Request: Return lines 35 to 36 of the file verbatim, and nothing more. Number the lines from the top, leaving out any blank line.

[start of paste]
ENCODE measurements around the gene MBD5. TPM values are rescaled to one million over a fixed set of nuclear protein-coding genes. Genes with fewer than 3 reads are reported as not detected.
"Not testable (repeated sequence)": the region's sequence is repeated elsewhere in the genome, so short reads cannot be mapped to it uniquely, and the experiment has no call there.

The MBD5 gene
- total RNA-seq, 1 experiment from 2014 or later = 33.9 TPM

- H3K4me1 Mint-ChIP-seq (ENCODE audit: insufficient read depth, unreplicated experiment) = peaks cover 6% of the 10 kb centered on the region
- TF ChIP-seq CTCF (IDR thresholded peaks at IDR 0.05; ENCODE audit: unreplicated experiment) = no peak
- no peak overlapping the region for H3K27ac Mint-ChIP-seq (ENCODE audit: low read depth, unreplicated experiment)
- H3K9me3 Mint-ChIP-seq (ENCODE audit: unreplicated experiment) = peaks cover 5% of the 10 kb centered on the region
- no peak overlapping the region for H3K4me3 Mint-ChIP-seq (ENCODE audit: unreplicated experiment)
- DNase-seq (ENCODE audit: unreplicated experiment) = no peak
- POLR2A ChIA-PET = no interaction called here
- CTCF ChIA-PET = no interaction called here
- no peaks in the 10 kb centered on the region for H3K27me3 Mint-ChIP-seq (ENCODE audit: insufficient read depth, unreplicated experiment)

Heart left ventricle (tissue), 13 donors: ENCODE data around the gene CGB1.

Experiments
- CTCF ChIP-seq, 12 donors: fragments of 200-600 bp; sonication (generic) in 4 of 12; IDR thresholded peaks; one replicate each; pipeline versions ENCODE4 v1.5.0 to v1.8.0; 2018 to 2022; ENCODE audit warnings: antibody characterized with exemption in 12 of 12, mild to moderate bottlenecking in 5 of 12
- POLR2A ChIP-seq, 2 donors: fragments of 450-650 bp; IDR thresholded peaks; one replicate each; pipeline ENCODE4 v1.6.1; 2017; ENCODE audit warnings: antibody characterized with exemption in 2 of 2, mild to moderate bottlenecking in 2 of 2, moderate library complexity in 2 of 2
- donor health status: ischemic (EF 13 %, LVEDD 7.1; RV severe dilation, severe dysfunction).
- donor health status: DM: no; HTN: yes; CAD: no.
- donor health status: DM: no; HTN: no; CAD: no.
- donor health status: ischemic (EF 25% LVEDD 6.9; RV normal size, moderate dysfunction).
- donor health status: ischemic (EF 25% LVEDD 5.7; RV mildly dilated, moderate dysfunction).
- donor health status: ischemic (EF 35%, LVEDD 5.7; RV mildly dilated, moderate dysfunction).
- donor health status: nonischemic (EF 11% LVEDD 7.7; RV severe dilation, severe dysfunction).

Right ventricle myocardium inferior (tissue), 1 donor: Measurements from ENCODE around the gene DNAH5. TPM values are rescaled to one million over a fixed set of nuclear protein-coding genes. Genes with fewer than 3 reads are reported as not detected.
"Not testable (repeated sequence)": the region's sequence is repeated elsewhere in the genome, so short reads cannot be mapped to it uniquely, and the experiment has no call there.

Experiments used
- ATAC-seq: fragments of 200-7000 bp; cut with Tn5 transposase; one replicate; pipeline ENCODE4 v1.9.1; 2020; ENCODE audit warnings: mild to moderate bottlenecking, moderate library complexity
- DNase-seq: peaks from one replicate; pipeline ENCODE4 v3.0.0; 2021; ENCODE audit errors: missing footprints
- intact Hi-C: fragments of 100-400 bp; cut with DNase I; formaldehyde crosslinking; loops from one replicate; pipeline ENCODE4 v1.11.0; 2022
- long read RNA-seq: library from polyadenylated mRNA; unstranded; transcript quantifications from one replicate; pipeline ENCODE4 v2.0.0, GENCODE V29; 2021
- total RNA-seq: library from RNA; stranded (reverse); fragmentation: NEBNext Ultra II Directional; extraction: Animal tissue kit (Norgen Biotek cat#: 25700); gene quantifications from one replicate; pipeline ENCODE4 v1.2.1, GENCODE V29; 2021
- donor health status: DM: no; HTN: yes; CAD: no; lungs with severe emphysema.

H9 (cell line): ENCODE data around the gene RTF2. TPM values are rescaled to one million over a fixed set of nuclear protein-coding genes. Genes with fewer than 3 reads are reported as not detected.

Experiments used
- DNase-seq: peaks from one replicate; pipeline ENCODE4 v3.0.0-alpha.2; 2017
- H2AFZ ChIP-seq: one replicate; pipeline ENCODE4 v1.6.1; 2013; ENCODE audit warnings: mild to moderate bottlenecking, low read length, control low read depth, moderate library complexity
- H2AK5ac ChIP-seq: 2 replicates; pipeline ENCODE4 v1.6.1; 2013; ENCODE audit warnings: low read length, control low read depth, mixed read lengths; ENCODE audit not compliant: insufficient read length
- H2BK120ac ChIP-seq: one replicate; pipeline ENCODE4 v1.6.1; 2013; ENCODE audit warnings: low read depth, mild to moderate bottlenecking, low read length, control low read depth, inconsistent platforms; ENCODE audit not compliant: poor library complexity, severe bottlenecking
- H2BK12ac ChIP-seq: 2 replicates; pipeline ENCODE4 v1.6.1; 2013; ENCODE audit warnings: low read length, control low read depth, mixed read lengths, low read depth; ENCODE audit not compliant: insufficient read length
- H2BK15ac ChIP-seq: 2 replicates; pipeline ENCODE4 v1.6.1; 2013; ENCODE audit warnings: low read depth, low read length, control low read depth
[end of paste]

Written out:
Experiments used
- DNase-seq: peaks from one replicate; pipeline ENCODE4 v3.0.0-alpha.2; 2017